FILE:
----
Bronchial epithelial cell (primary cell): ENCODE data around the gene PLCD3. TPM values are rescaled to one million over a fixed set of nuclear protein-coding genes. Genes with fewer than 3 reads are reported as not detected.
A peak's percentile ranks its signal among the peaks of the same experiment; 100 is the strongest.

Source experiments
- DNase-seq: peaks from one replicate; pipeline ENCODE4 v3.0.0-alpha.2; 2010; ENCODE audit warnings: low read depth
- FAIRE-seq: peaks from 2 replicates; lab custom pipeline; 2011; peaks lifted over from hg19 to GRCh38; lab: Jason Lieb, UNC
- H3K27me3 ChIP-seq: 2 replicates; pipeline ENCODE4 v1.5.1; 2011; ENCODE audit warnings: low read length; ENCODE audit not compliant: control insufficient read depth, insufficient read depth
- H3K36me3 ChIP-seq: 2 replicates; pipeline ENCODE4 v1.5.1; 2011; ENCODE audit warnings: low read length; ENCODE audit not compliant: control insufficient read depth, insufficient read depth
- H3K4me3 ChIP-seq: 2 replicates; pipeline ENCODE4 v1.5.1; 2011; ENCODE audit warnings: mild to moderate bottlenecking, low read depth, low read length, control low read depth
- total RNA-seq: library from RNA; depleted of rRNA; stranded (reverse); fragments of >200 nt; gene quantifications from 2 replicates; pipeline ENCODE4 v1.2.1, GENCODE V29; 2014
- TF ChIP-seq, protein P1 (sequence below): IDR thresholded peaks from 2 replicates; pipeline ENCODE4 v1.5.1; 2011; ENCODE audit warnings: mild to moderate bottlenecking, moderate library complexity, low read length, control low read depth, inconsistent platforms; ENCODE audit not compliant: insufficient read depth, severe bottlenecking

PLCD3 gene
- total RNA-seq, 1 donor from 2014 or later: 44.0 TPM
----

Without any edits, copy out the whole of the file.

Bronchial epithelial cell (primary cell): ENCODE data around the gene PLCD3. TPM values are rescaled to one million over a fixed set of nuclear protein-coding genes. Genes with fewer than 3 reads are reported as not detected.
A peak's percentile ranks its signal among the peaks of the same experiment; 100 is the strongest.

Source experiments
- DNase-seq: peaks from one replicate; pipeline ENCODE4 v3.0.0-alpha.2; 2010; ENCODE audit warnings: low read depth
- FAIRE-seq: peaks from 2 replicates; lab custom pipeline; 2011; peaks lifted over from hg19 to GRCh38; lab: Jason Lieb, UNC
- H3K27me3 ChIP-seq: 2 replicates; pipeline ENCODE4 v1.5.1; 2011; ENCODE audit warnings: low read length; ENCODE audit not compliant: control insufficient read depth, insufficient read depth
- H3K36me3 ChIP-seq: 2 replicates; pipeline ENCODE4 v1.5.1; 2011; ENCODE audit warnings: low read length; ENCODE audit not compliant: control insufficient read depth, insufficient read depth
- H3K4me3 ChIP-seq: 2 replicates; pipeline ENCODE4 v1.5.1; 2011; ENCODE audit warnings: mild to moderate bottlenecking, low read depth, low read length, control low read depth
- total RNA-seq: library from RNA; depleted of rRNA; stranded (reverse); fragments of >200 nt; gene quantifications from 2 replicates; pipeline ENCODE4 v1.2.1, GENCODE V29; 2014
- TF ChIP-seq, protein P1 (sequence below): IDR thresholded peaks from 2 replicates; pipeline ENCODE4 v1.5.1; 2011; ENCODE audit warnings: mild to moderate bottlenecking, moderate library complexity, low read length, control low read depth, inconsistent platforms; ENCODE audit not compliant: insufficient read depth, severe bottlenecking

PLCD3 gene
- total RNA-seq, 1 donor from 2014 or later: 44.0 TPM